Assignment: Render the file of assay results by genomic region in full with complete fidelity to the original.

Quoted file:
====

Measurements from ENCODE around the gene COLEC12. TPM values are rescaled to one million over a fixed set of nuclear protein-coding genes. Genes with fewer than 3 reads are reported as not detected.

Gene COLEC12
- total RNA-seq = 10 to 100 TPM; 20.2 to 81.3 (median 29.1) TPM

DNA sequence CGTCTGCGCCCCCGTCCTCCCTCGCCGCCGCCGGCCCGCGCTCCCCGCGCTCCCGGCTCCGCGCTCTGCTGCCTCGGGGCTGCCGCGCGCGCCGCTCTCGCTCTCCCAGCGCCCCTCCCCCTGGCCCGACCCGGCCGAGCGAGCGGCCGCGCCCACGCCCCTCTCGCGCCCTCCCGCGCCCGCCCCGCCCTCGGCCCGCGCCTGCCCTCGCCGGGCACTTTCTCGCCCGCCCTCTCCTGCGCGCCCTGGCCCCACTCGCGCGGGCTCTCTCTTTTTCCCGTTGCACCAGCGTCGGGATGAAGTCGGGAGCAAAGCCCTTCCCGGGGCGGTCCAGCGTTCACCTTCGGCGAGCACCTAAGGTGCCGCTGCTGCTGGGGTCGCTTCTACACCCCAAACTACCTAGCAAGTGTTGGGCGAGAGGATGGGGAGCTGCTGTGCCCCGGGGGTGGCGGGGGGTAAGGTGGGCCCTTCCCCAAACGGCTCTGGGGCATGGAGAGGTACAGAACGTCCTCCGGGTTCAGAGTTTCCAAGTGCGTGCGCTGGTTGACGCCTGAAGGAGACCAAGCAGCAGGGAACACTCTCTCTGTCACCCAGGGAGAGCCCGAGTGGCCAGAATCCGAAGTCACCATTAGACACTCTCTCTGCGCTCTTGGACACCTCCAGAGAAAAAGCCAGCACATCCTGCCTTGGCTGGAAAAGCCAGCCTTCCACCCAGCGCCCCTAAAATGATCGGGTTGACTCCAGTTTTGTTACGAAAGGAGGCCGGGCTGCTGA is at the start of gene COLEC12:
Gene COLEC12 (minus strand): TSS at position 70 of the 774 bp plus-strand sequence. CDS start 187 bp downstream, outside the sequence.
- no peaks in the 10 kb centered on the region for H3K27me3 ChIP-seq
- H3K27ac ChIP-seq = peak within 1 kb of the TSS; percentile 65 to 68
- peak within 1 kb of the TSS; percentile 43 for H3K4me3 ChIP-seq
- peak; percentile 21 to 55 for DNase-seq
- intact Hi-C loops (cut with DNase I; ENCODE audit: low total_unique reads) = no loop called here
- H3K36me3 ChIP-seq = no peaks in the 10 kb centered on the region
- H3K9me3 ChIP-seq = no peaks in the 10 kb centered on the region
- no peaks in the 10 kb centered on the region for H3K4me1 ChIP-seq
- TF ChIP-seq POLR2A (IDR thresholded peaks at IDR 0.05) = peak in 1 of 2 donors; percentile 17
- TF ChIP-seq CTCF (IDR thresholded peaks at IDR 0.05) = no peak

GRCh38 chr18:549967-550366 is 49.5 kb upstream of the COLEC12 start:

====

Measurements from ENCODE around the gene COLEC12. TPM values are rescaled to one million over a fixed set of nuclear protein-coding genes. Genes with fewer than 3 reads are reported as not detected.

Gene COLEC12
- total RNA-seq = 10 to 100 TPM; 20.2 to 81.3 (median 29.1) TPM

DNA sequence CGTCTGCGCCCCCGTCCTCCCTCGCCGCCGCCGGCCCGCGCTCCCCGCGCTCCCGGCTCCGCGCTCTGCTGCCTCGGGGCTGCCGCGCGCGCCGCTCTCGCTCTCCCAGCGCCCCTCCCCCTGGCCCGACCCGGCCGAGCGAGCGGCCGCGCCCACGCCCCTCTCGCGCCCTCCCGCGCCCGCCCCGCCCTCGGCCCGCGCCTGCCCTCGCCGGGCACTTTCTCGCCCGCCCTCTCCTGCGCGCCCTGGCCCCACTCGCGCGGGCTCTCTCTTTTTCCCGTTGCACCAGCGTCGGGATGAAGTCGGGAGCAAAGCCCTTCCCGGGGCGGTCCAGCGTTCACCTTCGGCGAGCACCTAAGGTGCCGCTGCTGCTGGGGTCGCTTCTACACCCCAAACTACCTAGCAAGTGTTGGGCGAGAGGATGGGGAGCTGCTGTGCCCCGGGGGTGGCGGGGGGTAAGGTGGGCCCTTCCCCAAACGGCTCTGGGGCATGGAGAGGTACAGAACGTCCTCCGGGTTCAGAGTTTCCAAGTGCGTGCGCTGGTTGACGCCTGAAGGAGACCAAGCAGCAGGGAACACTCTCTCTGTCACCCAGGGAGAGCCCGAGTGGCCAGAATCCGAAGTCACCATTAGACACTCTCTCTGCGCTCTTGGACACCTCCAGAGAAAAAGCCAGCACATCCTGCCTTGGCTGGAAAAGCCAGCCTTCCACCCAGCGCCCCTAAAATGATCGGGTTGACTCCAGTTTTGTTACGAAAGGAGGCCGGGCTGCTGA is at the start of gene COLEC12:
Gene COLEC12 (minus strand): TSS at position 70 of the 774 bp plus-strand sequence. CDS start 187 bp downstream, outside the sequence.
- no peaks in the 10 kb centered on the region for H3K27me3 ChIP-seq
- H3K27ac ChIP-seq = peak within 1 kb of the TSS; percentile 65 to 68
- peak within 1 kb of the TSS; percentile 43 for H3K4me3 ChIP-seq
- peak; percentile 21 to 55 for DNase-seq
- intact Hi-C loops (cut with DNase I; ENCODE audit: low total_unique reads) = no loop called here
- H3K36me3 ChIP-seq = no peaks in the 10 kb centered on the region
- H3K9me3 ChIP-seq = no peaks in the 10 kb centered on the region
- no peaks in the 10 kb centered on the region for H3K4me1 ChIP-seq
- TF ChIP-seq POLR2A (IDR thresholded peaks at IDR 0.05) = peak in 1 of 2 donors; percentile 17
- TF ChIP-seq CTCF (IDR thresholded peaks at IDR 0.05) = no peak

GRCh38 chr18:549967-550366 is 49.5 kb upstream of the COLEC12 start: